Bearing Gifts From Bethlehem
Artisans from Christ's hometown travel with their wares
BY Joseph Pronechen
Dec. 19, 2004-Jan. 1, 2005 Issue | Posted 12/19/04 at 12:00 PM
MILFORD, Conn. — Bethlehem is safer than it has been in years. But many pilgrims don't realize that.
They're swayed by recent years' news reports focusing on trouble in the little town where Christ was born.
If the world is avoiding Bethlehem, Mudar Qumsieh is taking Bethlehem to the world.
He's a Bethlehem-born 22-year-old Eastern-rite Catholic who came to study in the United States four years ago. Last July, he hatched a plan to sell Holy Land crafts in the United States in order to help artisans make up for lost revenue as pilgrims grew scarce. The result was Bethlehem Christians, Inc.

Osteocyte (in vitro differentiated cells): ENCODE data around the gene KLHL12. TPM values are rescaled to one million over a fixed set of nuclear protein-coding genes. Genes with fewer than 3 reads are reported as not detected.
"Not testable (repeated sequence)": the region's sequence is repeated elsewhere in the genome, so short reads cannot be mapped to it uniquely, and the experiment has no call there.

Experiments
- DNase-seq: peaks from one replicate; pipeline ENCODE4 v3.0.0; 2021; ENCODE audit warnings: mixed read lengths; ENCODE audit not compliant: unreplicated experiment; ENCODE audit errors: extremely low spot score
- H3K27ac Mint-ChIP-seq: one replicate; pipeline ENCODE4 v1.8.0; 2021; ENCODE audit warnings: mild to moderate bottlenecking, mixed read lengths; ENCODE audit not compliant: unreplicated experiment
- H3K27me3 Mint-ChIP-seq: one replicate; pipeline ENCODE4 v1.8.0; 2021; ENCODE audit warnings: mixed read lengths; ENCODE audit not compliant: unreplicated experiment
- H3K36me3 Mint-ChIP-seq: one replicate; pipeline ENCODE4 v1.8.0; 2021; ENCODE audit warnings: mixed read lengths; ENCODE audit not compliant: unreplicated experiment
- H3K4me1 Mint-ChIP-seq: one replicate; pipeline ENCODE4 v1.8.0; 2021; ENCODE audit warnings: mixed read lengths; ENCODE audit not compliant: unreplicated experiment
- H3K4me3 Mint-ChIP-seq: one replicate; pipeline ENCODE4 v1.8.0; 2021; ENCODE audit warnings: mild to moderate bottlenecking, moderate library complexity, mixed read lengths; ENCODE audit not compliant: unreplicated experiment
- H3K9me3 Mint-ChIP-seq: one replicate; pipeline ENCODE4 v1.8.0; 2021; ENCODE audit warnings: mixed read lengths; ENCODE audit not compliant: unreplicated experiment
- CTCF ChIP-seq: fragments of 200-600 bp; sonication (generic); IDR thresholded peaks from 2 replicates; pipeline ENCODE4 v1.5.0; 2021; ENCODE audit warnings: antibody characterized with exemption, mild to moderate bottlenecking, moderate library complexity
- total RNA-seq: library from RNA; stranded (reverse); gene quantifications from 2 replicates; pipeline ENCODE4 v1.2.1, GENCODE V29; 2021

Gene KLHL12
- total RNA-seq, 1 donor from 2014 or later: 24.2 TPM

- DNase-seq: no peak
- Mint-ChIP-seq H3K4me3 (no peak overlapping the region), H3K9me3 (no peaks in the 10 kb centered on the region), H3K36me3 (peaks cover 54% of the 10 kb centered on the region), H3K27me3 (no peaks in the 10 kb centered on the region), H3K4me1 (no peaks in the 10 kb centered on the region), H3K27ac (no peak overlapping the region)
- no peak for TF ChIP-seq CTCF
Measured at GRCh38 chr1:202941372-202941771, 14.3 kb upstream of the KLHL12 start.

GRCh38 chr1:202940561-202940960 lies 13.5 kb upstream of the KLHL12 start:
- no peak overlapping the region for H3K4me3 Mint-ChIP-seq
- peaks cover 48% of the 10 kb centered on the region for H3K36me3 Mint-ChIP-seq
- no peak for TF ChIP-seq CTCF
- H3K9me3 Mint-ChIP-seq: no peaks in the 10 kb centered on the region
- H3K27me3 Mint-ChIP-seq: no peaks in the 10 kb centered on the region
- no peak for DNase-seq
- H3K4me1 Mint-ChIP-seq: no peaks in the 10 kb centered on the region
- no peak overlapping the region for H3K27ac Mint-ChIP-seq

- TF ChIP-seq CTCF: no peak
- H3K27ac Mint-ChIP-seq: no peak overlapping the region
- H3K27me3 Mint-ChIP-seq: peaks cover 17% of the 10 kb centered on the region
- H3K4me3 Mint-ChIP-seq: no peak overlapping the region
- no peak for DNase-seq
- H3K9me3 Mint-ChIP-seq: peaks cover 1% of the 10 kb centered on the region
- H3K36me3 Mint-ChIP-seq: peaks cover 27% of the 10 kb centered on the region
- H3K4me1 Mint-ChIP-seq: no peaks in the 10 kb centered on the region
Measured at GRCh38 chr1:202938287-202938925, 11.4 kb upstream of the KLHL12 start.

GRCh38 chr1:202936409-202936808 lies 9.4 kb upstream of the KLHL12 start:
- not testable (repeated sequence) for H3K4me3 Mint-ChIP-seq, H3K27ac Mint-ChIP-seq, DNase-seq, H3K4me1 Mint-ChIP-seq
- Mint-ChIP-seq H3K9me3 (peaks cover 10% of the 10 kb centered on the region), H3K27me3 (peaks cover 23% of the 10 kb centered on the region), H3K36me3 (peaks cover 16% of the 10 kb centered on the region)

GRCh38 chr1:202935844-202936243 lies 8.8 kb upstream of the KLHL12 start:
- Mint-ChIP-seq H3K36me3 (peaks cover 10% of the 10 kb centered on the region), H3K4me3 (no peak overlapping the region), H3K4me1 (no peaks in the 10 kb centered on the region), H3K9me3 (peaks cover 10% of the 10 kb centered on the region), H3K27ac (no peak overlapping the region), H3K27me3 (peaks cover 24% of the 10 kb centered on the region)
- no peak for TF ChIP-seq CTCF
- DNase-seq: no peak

Carving olive wood is a generations-old custom for Palestinian Christian families to support themselves.
Qumsieh has been visiting parishes in the United States to describe the plight of his countrymen and to sell their olive wood rosaries, crucifixes, Nativity scenes and images of Jesus, Mary and the Holy Family.
“Many, many Christians carve the olivewood,” said Qumsieh, who works from Milford, Conn., and is assisted by his two brothers and a cousin. “This is one of the prime ways of making a living. From generation to generation, people kept carving.”
In fact, the Palestinian Christians have been carrying on this craft since the fourth century. “We believe the olivewood is a very blessed tree,” he explained. “Jesus prayed by one of these trees.”
The difficulties in the Holy Land have forced many people to emigrate.